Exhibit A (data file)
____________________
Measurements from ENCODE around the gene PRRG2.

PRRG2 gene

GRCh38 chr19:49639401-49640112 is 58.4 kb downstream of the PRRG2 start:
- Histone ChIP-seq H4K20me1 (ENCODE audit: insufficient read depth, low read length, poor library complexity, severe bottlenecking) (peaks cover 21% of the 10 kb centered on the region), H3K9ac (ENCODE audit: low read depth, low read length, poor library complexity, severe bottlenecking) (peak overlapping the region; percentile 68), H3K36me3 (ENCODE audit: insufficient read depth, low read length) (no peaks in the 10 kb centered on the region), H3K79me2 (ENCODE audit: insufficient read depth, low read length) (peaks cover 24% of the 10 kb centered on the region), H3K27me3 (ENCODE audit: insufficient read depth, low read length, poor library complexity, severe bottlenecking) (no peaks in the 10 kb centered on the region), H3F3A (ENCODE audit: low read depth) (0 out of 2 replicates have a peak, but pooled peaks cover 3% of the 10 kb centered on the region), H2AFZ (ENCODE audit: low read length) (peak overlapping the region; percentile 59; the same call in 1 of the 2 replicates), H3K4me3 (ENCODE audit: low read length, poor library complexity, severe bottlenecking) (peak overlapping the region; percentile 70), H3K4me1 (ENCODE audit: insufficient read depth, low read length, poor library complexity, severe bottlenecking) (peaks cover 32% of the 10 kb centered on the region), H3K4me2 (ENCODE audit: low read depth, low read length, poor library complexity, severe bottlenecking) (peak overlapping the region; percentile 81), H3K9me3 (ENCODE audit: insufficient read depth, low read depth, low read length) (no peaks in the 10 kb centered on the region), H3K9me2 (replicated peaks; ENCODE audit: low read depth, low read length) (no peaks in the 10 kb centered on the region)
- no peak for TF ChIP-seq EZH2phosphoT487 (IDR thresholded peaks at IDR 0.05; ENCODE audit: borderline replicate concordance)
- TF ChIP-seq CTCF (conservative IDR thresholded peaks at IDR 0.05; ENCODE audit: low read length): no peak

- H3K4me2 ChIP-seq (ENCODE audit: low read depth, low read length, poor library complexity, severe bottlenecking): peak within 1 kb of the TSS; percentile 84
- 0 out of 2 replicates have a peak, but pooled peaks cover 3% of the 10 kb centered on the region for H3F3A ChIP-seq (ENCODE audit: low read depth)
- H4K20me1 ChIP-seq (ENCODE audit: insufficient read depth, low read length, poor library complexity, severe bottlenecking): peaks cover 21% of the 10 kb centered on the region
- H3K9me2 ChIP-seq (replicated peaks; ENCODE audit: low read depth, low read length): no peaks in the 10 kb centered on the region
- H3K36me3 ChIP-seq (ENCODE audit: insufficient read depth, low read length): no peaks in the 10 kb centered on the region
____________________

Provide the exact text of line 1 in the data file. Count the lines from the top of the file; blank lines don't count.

Measurements from ENCODE around the gene PRRG2.